A renaissance of political printmaking seeks to counter cultural domination and give voice to the disenfranchised.
Oaxaca, Mexico – The small village of San Pedro Sochiapam, deep in the mountainous region of the southern Mexican state of Oaxaca, is home to the Chinantec people. Here steep footpaths end at chicken coops and cornfields grow on mountainsides, while the villagers clear brush with machetes and children enjoy ice-cream cones from a stall near the town hall.
But, in its day to day routines of life, this community is struggling to maintain a unique and important cultural tradition – whistling.
“Chinantec whistled speech is a form of communication where people can really whistle whatever they can say in the spoken language, even though there’s more ambiguity in the whistled channel,” explains Mark Sicoli, a linguistics professor at the University of Virginia, noting that the presence and absence of glottal stops, tones, and stress patterns make it a particularly productive form of communication.
The sounds carry across canyons better than a shout in sharp, birdlike chirps that allow people to make plans, negotiate, and chat without ever saying a word.
The whistled speech, which can convey past and future tense, comprises seven tones and can be understood at distances of up to one kilometre away.
It can also be transmitted even further, with messages said to wind through the Sierra Madre mountain range to reach a recipient.
Fascinating as it may be, however, the Chinantec community is facing an inescapable reality: Whistled communication, practised since pre-Hispanic times, is slowly falling out of use.
Decline of the whistled language
Marcelino Flores, a local translator, estimates that only a handful of people are still entirely proficient in this musical form of communication. “There is less of a need to whistle today,” he says.
He and others say that the decline can be explained by the lack of community conservation efforts aimed at teaching children. Another explanation is the waning interest among young people in farming and agricultural communities where whistled speech is commonly used.
The agricultural sector has suffered a decline in recent decades, especially in coffee production, which is a key sector in the state of Oaxaca.
Until 1990, coffee constituted the third greatest source of foreign exchange in Mexico after oil and cars, with coffee crops in the state of Oaxaca once accounting for more than 30 percent of the state’s exports. Climate change, leaf rust, and an international fall in coffee prices have drastically lowered output over the years. As a result, rather than work the land, some Chinantecs have migrated to larger cities in search of better-paid work, and consequently, often lose the art of whistled communication in the process.
“Most children are learning how to whistle but are limited to one or two types,” says David Foris, a linguist and author of A Grammar of Sochiapam Chinantec, referring to the various ways whistling sounds can be made, such as with one’s tongue or fingers. “It is much less common than it used to be. ”
Although cell phone coverage is limited, loudspeakers and walkie-talkies in the town have facilitated long-distance communication, making it less vital for younger generations to whistle as loudly as adults did in the past, Foris says.
“Prior to the introduction of walkie-talkies, the morning air would be filled with whistles across the town as men made their plans for the day,” Foris adds, noting that local women understand whistled Chinantec, but usually do not use it.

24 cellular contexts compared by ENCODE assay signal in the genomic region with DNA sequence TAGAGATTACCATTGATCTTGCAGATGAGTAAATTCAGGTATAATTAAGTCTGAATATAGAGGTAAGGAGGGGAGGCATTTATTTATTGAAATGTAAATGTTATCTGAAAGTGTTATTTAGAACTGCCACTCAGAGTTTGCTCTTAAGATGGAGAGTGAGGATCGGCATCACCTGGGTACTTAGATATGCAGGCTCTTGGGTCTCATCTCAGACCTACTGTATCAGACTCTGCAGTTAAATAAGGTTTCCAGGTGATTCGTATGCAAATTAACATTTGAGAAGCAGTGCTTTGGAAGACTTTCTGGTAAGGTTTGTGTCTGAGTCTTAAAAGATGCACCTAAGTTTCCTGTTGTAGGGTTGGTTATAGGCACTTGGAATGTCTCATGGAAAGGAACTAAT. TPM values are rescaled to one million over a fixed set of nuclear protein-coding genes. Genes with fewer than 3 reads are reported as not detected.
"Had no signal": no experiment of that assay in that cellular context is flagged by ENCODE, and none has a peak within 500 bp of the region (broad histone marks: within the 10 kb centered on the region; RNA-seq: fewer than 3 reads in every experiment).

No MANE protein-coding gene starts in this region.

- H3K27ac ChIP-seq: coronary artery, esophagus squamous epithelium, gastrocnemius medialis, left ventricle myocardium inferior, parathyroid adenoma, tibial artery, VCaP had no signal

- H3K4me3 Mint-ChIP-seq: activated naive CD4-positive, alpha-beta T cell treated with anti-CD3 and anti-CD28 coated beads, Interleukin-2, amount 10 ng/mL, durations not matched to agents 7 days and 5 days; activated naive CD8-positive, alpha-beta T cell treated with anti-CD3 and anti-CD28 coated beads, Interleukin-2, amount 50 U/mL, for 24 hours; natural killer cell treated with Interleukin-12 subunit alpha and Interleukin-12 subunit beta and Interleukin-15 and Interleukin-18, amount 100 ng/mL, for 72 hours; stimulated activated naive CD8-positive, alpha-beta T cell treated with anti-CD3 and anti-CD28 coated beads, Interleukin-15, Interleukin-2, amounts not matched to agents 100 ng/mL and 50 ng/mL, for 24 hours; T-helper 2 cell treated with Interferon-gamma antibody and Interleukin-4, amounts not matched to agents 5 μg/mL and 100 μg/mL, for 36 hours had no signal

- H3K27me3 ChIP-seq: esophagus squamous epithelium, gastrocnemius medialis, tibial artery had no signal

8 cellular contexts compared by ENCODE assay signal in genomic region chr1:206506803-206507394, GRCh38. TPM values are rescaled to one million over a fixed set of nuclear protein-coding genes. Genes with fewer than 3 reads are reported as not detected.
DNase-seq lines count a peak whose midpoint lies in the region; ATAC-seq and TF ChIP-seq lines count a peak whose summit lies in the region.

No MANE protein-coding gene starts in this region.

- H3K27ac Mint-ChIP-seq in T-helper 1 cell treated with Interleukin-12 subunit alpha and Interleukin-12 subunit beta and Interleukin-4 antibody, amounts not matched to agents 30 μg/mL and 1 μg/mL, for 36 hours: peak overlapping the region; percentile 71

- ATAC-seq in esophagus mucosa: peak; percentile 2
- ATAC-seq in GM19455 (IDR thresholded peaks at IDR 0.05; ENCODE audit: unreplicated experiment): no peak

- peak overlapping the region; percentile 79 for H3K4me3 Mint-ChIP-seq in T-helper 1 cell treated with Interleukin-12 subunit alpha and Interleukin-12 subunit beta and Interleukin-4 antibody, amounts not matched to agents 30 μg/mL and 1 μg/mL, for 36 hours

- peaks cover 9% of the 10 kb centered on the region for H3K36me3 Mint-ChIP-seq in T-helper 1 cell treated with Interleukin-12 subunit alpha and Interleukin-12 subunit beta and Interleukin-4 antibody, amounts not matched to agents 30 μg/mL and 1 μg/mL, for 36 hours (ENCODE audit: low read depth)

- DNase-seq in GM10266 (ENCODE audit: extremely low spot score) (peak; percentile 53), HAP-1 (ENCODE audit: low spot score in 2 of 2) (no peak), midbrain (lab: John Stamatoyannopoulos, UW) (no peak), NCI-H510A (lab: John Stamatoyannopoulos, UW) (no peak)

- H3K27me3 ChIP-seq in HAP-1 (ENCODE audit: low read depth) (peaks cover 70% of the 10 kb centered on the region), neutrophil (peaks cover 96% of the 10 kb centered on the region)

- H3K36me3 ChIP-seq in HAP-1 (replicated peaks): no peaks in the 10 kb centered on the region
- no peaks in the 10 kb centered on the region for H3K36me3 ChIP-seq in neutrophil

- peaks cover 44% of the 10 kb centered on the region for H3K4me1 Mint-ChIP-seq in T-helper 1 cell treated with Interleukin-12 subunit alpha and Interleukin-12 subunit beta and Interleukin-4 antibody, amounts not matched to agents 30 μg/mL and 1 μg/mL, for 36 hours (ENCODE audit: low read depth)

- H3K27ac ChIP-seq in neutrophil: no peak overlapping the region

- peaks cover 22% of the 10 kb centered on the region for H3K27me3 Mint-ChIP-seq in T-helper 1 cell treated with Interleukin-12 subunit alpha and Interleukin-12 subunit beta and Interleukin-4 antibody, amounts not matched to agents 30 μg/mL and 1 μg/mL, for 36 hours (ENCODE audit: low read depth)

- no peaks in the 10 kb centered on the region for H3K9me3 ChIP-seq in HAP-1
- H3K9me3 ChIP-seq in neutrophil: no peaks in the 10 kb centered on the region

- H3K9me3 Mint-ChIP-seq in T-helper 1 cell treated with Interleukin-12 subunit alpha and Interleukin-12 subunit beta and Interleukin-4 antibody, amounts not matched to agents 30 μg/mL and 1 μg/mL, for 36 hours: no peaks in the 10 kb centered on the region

A worldwide loss of language
The gradual loss of whistled speech, however, is a worldwide concern among other communities that use this form of communication. Whistled speech is now considered a dying art form in localities around the globe, including La Gomera in the Canary Islands, the village of Aas in the French Pyrenees, Kuskuy in the Mediterranean, St Lawrence Island in Alaska, and Papua New Guinea.
In Greece’s Antia, for example, only three to four people are fluent whistlers of the local language, according to Whistled Languages: A Worldwide Inquiry on Human Whistled Speech (2015), a book that explores the origins of as well as environmental and geographic factors that have shaped whistled communication.
“When you lose the language, you’re not just losing the particular way of communicating and passing things back and forth, but you’re also losing the social world that goes along with that,” says Paja Faudree, a linguistic anthropologist at Brown University who is studying Mazatec whistled speech in Mexico.
As in other parts of the world, whistled speech in Mexico has deep roots.
This form of communication has been used in other Mesoamerican languages including Mazatec, Zapotec, and Mixtec, and in places such as the central Mexican state of Tlaxcala.
Simeon Carasco, a village elder in San Pedro Sochiapam, expresses his sadness at the loss of this tradition. “From when we were little our grandfathers taught us,” he says. “This language is what we do; we have this gift.”
In recent years, a language archive that consists of multimedia recordings and transcribed Chinantec whistled conversations has been developed by Professor Sicoli and preserved in archives at The University of Texas at Austin and the Max Planck Institute for Psycholinguistics. Sicoli, along with filmmaker David Yetman, have also made a documentary about the community.
Back in San Pedro Sochiapam, villagers like Marcos Dominguez, remain highly attuned to whistled speech.
While walking toward corn fields, the farmer recalls how one afternoon he heard a whistle and thought someone was trying to get his attention.
“I answered by whistling, ‘Here I am,’ but I didn’t get any response,” he says. Then he realised it was just a bird.